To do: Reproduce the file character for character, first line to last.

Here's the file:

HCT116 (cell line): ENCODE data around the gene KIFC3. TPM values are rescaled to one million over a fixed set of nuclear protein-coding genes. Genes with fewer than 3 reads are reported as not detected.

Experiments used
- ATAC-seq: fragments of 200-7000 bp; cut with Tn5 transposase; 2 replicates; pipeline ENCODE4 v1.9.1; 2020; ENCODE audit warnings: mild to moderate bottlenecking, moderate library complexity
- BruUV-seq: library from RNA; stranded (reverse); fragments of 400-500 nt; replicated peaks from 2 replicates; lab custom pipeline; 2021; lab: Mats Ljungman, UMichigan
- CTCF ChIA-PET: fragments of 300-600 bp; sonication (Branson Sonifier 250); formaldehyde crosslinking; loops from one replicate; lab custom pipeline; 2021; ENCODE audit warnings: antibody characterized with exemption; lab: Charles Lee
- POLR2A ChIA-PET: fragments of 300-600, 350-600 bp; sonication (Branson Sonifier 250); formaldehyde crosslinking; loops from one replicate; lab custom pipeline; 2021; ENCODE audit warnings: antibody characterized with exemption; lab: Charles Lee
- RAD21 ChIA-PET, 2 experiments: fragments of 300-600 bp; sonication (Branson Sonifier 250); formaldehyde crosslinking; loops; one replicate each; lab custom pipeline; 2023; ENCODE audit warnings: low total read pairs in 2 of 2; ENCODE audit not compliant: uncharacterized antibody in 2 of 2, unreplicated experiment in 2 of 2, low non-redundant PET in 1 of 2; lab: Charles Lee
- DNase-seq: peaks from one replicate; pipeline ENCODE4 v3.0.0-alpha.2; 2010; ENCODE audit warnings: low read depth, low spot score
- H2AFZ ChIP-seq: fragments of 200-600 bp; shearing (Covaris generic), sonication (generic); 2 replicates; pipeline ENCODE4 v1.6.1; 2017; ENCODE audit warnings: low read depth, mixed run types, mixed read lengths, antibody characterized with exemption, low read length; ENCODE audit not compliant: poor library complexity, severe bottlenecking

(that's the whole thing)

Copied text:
HCT116 (cell line): ENCODE data around the gene KIFC3. TPM values are rescaled to one million over a fixed set of nuclear protein-coding genes. Genes with fewer than 3 reads are reported as not detected.

Experiments used
- ATAC-seq: fragments of 200-7000 bp; cut with Tn5 transposase; 2 replicates; pipeline ENCODE4 v1.9.1; 2020; ENCODE audit warnings: mild to moderate bottlenecking, moderate library complexity
- BruUV-seq: library from RNA; stranded (reverse); fragments of 400-500 nt; replicated peaks from 2 replicates; lab custom pipeline; 2021; lab: Mats Ljungman, UMichigan
- CTCF ChIA-PET: fragments of 300-600 bp; sonication (Branson Sonifier 250); formaldehyde crosslinking; loops from one replicate; lab custom pipeline; 2021; ENCODE audit warnings: antibody characterized with exemption; lab: Charles Lee
- POLR2A ChIA-PET: fragments of 300-600, 350-600 bp; sonication (Branson Sonifier 250); formaldehyde crosslinking; loops from one replicate; lab custom pipeline; 2021; ENCODE audit warnings: antibody characterized with exemption; lab: Charles Lee
- RAD21 ChIA-PET, 2 experiments: fragments of 300-600 bp; sonication (Branson Sonifier 250); formaldehyde crosslinking; loops; one replicate each; lab custom pipeline; 2023; ENCODE audit warnings: low total read pairs in 2 of 2; ENCODE audit not compliant: uncharacterized antibody in 2 of 2, unreplicated experiment in 2 of 2, low non-redundant PET in 1 of 2; lab: Charles Lee
- DNase-seq: peaks from one replicate; pipeline ENCODE4 v3.0.0-alpha.2; 2010; ENCODE audit warnings: low read depth, low spot score
- H2AFZ ChIP-seq: fragments of 200-600 bp; shearing (Covaris generic), sonication (generic); 2 replicates; pipeline ENCODE4 v1.6.1; 2017; ENCODE audit warnings: low read depth, mixed run types, mixed read lengths, antibody characterized with exemption, low read length; ENCODE audit not compliant: poor library complexity, severe bottlenecking